The Gorge

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How is it that an airplane oriented company like Van’s Aircraft can be based in a valley that always seems to be fogged or clouded over, especially when their airplanes are historically not equipped for IFR? You’d think that at some point, they’d need to be able to reach the rest of the world – and, in fact, they have managed to do so for decades. What is their not-so-secret secret? The Columbia River Gorge! I’ve been flying in and out of the Willamette Valley (which stretched from Portland to Eugene, Oregon, and includes Van’s in Aurora) for many years now, but have always had either weather that was so bad I had to cancel, or I filed IFR, or it was a gorgeous blue sky day – so I have never had the chance to fly the famed escape route up the big river… until this week.

Originally, the forecast for my trip from the Lake Tahoe area of Nevada called for clear and wonderful – so I was going to take the little jet (which is VFR only). Well, forecasts change in the Pacific Northwest, and come the day of travel, the valley was socked in, and forecast to remain that way for three days. But the approach down the river looked good, so I saddled up the RV-8, and headed for The Dalles – the entrance point to the gorge on the eastern side of the Cascade Mountains. Smooth and cool at 12,500, I had the river in sight in plenty of time to let down to the measured 4500’ ceiling by the time I got there – and was wondering if The Dalles were the only place showing significant winds (significant being gusts from the west up to 30 mph, while everything else was calm. Well, I suddenly found out why when the rollers hit me and I realized that the gorge was acting like an air hose letting the pressure out of the western valley and into the high plains. I was also still traveling at the speed of an RV descent, so I had to get that baby slowed down to Va quickly.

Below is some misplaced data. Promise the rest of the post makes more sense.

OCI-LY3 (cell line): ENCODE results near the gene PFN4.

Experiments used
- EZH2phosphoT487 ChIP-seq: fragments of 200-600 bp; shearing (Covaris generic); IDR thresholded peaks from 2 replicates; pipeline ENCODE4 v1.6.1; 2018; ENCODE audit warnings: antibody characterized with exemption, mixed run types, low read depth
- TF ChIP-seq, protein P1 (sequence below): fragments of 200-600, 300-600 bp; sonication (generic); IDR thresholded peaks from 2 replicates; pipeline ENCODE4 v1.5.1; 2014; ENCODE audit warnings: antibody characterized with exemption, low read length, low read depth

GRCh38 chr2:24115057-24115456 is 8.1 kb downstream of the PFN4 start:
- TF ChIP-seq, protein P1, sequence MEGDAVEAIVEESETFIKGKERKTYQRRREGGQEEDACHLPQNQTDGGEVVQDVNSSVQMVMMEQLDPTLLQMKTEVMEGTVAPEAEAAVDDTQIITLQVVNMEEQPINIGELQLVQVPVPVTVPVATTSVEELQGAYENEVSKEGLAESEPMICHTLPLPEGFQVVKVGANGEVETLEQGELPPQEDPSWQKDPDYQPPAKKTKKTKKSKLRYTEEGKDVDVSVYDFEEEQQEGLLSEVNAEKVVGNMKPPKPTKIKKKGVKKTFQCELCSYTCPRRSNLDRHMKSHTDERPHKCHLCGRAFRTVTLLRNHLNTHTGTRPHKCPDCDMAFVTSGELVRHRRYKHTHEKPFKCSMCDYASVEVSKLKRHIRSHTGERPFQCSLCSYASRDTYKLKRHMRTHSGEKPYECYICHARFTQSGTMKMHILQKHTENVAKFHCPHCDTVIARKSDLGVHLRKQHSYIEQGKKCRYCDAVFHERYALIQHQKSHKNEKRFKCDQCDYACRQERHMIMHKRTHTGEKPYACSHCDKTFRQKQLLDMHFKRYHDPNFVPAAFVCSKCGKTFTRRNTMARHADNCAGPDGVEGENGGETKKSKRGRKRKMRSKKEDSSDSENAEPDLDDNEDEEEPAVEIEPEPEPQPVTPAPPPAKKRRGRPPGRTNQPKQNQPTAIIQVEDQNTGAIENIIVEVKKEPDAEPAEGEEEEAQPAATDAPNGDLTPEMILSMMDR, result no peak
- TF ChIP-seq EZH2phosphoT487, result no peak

Diving into the valley, I was impressed with the majesty of it. The river surface is essentially close to sea level – it is only a few locks up from the coast, and flying at 2500 feet, I still appeared to be down below the surrounding peaks. The bumps of the eastern entrance let up as I slid down the river, and it became a beautiful flight, reminiscent of the large valleys of British Columbia where I have flown seaplanes. The terrain on each side of the gorge disappeared into the clouds – the overcast layer of the Willamette sealing onto the hills like the top of a berry pie – but the river served as a safe route up and out of the technically MVFR (but perfectly flyable) weather in the valley.

Magnificent scenery you folks have out there! Next time, I might even fly the gorge with good weather, just to once again enjoy the view!

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Flying by Columbia Gorge Regional Airport, headed northwest.
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Paul Dye
Paul Dye, KITPLANES® Editor at Large, retired as a Lead Flight Director for NASA’s Human Space Flight program, with 40 years of aerospace experience on everything from Cubs to the Space Shuttle. An avid homebuilder, he began flying and working on airplanes as a teen, and has experience with a wide range of construction techniques and materials. He flies an RV-8 that he built, an RV-3 that he built with his pilot wife, as well as a Dream Tundra they completed. Currently, they are building a Xenos motorglider. A commercially licensed pilot, he has logged over 5000 hours in many different types of aircraft and is an A&P, EAA Tech Counselor and Flight Advisor, as well as a member of the Homebuilder’s Council. He consults and collaborates in aerospace operations and flight-testing projects across the country.

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